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Professional Ruby on Rails™ by Noel Rappin

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7.2. Covering It All

When you're trying to determine the quality of a set of unit tests, the most basic question you need to ask yourself is whether the tests actually fully exercise the code being tested — a metric known as code coverage. Code coverage is the simple percentage of the application code that is executed when the test suite is run. Coverage can be computed based on the number of lines in the code or by the number of branch paths through the code. Although you could get in a nice programmer-minutia kind of argument over which is the One True Way of measuring coverage, the fact is that in your Rails applications, the goal is complete 100-percent coverage. (Actually, I've started to shoot for 100 percent two ways: 100-percent coverage of the models from the unit tests alone, and 100 percent for the application as a whole from the entire test suite.) The details of the measuring metric are not really that important.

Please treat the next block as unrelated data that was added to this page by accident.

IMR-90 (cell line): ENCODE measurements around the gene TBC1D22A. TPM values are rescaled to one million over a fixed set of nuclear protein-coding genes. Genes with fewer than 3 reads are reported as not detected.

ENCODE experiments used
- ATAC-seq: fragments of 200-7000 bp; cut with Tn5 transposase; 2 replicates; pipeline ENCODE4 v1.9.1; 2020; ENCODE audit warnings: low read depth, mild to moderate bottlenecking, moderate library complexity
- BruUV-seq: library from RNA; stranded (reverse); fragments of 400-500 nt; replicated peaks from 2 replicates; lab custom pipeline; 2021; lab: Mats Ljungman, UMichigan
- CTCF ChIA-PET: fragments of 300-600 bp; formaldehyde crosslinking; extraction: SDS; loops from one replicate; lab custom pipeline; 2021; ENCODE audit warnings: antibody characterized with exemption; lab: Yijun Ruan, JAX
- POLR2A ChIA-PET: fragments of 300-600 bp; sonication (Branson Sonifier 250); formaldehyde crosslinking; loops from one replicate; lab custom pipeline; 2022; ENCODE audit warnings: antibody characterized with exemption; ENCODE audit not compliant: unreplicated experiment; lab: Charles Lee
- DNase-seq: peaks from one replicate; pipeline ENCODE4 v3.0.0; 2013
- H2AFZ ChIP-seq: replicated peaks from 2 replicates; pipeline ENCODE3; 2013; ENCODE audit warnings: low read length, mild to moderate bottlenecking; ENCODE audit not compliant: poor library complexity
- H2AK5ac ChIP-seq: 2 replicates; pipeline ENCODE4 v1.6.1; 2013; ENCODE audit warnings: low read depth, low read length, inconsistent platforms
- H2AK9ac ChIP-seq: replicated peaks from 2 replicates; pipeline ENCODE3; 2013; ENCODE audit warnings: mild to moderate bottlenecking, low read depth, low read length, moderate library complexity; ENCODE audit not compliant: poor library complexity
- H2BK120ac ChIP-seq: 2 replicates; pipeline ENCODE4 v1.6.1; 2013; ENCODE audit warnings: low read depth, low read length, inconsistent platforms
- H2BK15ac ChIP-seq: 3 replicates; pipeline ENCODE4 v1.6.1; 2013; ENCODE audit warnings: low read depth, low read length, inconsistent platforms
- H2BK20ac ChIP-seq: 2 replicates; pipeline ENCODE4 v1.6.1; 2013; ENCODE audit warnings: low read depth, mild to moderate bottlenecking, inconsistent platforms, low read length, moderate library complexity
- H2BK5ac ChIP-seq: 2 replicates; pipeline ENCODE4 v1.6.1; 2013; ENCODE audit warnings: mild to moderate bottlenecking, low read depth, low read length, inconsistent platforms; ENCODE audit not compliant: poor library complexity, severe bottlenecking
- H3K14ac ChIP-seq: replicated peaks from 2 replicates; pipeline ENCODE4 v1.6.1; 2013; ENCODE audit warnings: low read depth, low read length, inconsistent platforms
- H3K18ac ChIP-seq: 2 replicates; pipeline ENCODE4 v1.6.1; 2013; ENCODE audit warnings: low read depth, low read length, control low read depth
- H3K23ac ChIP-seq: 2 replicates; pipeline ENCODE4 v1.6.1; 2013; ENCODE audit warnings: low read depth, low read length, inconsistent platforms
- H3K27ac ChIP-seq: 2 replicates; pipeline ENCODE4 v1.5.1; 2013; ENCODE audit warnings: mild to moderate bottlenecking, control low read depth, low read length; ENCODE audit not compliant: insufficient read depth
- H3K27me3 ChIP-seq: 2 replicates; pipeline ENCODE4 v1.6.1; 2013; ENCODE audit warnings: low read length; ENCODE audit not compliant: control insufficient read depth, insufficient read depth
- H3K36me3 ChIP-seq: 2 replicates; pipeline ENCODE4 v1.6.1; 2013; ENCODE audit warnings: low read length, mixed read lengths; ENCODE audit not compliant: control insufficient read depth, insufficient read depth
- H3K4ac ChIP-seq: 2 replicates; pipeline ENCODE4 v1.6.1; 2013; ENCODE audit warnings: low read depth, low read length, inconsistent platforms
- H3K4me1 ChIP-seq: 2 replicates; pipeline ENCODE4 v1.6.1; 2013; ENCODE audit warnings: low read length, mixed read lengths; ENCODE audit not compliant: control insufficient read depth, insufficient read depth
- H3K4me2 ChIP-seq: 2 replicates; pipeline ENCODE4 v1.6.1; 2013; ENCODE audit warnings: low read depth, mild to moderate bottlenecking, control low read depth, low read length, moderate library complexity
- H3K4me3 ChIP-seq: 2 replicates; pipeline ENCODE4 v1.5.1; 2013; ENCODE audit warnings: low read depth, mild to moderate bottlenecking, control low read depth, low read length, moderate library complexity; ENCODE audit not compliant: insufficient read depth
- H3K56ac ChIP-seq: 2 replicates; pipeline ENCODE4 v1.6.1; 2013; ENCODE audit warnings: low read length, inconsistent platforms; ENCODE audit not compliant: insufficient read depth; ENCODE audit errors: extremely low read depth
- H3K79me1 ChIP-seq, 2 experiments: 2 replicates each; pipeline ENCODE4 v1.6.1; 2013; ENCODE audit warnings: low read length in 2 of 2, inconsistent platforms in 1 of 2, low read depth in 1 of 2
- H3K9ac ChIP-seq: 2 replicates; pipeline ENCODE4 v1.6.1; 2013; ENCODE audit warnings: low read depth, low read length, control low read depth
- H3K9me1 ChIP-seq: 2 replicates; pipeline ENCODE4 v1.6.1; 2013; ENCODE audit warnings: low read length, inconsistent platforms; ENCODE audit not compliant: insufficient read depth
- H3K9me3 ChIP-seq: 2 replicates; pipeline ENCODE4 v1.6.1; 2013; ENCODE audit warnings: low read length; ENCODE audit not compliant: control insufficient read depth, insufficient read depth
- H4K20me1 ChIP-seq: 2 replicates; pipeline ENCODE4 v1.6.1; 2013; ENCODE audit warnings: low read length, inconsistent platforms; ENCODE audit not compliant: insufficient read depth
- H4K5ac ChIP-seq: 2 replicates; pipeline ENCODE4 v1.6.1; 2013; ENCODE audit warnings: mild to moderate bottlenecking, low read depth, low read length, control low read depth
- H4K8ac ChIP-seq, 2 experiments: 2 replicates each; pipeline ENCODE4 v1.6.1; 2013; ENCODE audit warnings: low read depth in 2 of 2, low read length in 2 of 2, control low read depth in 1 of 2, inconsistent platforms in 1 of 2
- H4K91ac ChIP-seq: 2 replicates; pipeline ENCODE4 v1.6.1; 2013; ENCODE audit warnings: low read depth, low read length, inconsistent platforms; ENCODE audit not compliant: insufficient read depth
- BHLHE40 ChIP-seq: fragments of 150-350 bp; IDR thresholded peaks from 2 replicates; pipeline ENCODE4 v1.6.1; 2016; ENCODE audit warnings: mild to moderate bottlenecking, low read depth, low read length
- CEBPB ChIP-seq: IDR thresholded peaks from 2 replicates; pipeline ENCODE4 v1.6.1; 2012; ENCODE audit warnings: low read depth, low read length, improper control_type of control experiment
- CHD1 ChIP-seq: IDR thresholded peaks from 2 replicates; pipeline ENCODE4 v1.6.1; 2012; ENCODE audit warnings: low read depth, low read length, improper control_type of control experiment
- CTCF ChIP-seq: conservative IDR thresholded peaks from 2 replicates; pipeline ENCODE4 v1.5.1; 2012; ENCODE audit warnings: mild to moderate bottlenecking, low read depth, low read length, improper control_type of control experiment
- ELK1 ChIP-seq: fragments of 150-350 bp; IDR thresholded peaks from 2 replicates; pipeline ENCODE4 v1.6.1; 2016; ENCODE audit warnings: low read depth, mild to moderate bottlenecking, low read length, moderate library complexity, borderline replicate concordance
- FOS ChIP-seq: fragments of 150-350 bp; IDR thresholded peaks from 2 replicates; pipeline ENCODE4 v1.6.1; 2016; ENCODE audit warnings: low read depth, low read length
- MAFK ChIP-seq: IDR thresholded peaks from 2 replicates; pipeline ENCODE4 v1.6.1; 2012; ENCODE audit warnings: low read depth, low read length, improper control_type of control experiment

Obviously, coverage in and of itself does not guarantee test quality — for instance, the tests might cover everything but never have any assertions, which only verifies that the program runs without crashing (and in fairness, there are times when that's a perfectly valid test). Lack of coverage pretty much ensures that the test suite is in some trouble — the parts of your application that are missing tests often contain problem code. However, if you are confident that your test writers can consistently and competently create tests that are actually doing ...

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